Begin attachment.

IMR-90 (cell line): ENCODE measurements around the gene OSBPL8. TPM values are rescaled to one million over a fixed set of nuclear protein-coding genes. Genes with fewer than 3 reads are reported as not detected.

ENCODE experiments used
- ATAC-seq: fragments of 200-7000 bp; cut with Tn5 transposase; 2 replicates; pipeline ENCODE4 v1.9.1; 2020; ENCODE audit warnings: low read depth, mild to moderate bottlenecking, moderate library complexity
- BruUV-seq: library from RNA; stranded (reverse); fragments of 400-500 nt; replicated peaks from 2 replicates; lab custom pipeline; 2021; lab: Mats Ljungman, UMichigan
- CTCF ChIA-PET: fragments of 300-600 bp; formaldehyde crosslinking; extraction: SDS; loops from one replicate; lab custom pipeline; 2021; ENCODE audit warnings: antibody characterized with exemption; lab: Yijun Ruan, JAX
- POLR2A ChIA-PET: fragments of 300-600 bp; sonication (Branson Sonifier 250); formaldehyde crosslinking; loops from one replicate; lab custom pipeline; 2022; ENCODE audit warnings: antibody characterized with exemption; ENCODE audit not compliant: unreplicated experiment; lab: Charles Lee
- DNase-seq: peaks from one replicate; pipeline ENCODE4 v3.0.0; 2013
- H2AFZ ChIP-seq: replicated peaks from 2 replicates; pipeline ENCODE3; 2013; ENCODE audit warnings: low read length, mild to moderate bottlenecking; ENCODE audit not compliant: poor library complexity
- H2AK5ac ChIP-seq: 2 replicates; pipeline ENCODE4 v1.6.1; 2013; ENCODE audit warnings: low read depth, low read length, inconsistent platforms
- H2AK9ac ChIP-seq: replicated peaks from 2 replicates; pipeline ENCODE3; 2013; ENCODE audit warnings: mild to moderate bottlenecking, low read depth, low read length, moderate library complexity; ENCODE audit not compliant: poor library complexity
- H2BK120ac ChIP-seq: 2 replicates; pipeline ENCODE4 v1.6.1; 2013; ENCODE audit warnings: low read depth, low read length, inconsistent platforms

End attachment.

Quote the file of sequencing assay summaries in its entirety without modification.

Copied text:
IMR-90 (cell line): ENCODE measurements around the gene OSBPL8. TPM values are rescaled to one million over a fixed set of nuclear protein-coding genes. Genes with fewer than 3 reads are reported as not detected.

ENCODE experiments used
- ATAC-seq: fragments of 200-7000 bp; cut with Tn5 transposase; 2 replicates; pipeline ENCODE4 v1.9.1; 2020; ENCODE audit warnings: low read depth, mild to moderate bottlenecking, moderate library complexity
- BruUV-seq: library from RNA; stranded (reverse); fragments of 400-500 nt; replicated peaks from 2 replicates; lab custom pipeline; 2021; lab: Mats Ljungman, UMichigan
- CTCF ChIA-PET: fragments of 300-600 bp; formaldehyde crosslinking; extraction: SDS; loops from one replicate; lab custom pipeline; 2021; ENCODE audit warnings: antibody characterized with exemption; lab: Yijun Ruan, JAX
- POLR2A ChIA-PET: fragments of 300-600 bp; sonication (Branson Sonifier 250); formaldehyde crosslinking; loops from one replicate; lab custom pipeline; 2022; ENCODE audit warnings: antibody characterized with exemption; ENCODE audit not compliant: unreplicated experiment; lab: Charles Lee
- DNase-seq: peaks from one replicate; pipeline ENCODE4 v3.0.0; 2013
- H2AFZ ChIP-seq: replicated peaks from 2 replicates; pipeline ENCODE3; 2013; ENCODE audit warnings: low read length, mild to moderate bottlenecking; ENCODE audit not compliant: poor library complexity
- H2AK5ac ChIP-seq: 2 replicates; pipeline ENCODE4 v1.6.1; 2013; ENCODE audit warnings: low read depth, low read length, inconsistent platforms
- H2AK9ac ChIP-seq: replicated peaks from 2 replicates; pipeline ENCODE3; 2013; ENCODE audit warnings: mild to moderate bottlenecking, low read depth, low read length, moderate library complexity; ENCODE audit not compliant: poor library complexity
- H2BK120ac ChIP-seq: 2 replicates; pipeline ENCODE4 v1.6.1; 2013; ENCODE audit warnings: low read depth, low read length, inconsistent platforms